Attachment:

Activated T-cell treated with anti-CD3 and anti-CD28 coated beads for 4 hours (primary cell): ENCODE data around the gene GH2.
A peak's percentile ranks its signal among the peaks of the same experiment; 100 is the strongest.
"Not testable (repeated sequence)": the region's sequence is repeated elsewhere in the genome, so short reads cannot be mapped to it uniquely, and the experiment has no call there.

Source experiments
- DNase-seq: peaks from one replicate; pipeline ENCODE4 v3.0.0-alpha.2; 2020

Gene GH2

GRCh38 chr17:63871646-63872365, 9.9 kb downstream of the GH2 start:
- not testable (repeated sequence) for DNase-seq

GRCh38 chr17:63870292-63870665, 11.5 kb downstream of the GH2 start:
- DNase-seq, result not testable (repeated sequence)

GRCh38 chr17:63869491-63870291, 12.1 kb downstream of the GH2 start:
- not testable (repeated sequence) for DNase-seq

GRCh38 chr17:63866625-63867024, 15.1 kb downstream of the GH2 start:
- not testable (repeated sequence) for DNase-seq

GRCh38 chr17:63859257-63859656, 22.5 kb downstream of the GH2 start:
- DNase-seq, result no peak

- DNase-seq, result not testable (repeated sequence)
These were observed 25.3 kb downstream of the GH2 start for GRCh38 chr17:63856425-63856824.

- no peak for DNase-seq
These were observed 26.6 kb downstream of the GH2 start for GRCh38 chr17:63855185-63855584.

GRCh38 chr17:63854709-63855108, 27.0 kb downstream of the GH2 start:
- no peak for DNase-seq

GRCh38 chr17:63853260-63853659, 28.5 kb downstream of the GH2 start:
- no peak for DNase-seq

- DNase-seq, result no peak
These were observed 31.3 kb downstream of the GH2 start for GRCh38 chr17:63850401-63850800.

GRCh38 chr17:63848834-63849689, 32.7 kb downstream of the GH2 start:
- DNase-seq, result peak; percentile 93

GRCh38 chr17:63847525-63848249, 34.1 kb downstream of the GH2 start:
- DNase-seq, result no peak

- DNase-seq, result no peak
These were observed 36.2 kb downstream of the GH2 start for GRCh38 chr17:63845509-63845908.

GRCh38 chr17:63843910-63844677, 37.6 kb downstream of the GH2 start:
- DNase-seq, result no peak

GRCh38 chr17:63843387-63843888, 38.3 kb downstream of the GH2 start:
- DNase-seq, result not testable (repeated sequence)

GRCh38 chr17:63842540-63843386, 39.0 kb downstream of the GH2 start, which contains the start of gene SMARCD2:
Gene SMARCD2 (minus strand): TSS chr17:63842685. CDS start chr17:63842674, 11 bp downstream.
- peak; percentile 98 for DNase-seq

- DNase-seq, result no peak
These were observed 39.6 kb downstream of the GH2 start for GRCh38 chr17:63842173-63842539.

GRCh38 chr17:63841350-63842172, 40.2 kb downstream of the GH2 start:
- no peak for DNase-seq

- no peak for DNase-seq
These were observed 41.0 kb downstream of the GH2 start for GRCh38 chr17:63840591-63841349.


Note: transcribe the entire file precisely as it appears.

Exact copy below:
Activated T-cell treated with anti-CD3 and anti-CD28 coated beads for 4 hours (primary cell): ENCODE data around the gene GH2.
A peak's percentile ranks its signal among the peaks of the same experiment; 100 is the strongest.
"Not testable (repeated sequence)": the region's sequence is repeated elsewhere in the genome, so short reads cannot be mapped to it uniquely, and the experiment has no call there.

Source experiments
- DNase-seq: peaks from one replicate; pipeline ENCODE4 v3.0.0-alpha.2; 2020

Gene GH2

GRCh38 chr17:63871646-63872365, 9.9 kb downstream of the GH2 start:
- not testable (repeated sequence) for DNase-seq

GRCh38 chr17:63870292-63870665, 11.5 kb downstream of the GH2 start:
- DNase-seq, result not testable (repeated sequence)

GRCh38 chr17:63869491-63870291, 12.1 kb downstream of the GH2 start:
- not testable (repeated sequence) for DNase-seq

GRCh38 chr17:63866625-63867024, 15.1 kb downstream of the GH2 start:
- not testable (repeated sequence) for DNase-seq

GRCh38 chr17:63859257-63859656, 22.5 kb downstream of the GH2 start:
- DNase-seq, result no peak

- DNase-seq, result not testable (repeated sequence)
These were observed 25.3 kb downstream of the GH2 start for GRCh38 chr17:63856425-63856824.

- no peak for DNase-seq
These were observed 26.6 kb downstream of the GH2 start for GRCh38 chr17:63855185-63855584.

GRCh38 chr17:63854709-63855108, 27.0 kb downstream of the GH2 start:
- no peak for DNase-seq

GRCh38 chr17:63853260-63853659, 28.5 kb downstream of the GH2 start:
- no peak for DNase-seq

- DNase-seq, result no peak
These were observed 31.3 kb downstream of the GH2 start for GRCh38 chr17:63850401-63850800.

GRCh38 chr17:63848834-63849689, 32.7 kb downstream of the GH2 start:
- DNase-seq, result peak; percentile 93

GRCh38 chr17:63847525-63848249, 34.1 kb downstream of the GH2 start:
- DNase-seq, result no peak

- DNase-seq, result no peak
These were observed 36.2 kb downstream of the GH2 start for GRCh38 chr17:63845509-63845908.

GRCh38 chr17:63843910-63844677, 37.6 kb downstream of the GH2 start:
- DNase-seq, result no peak

GRCh38 chr17:63843387-63843888, 38.3 kb downstream of the GH2 start:
- DNase-seq, result not testable (repeated sequence)

GRCh38 chr17:63842540-63843386, 39.0 kb downstream of the GH2 start, which contains the start of gene SMARCD2:
Gene SMARCD2 (minus strand): TSS chr17:63842685. CDS start chr17:63842674, 11 bp downstream.
- peak; percentile 98 for DNase-seq

- DNase-seq, result no peak
These were observed 39.6 kb downstream of the GH2 start for GRCh38 chr17:63842173-63842539.

GRCh38 chr17:63841350-63842172, 40.2 kb downstream of the GH2 start:
- no peak for DNase-seq

- no peak for DNase-seq
These were observed 41.0 kb downstream of the GH2 start for GRCh38 chr17:63840591-63841349.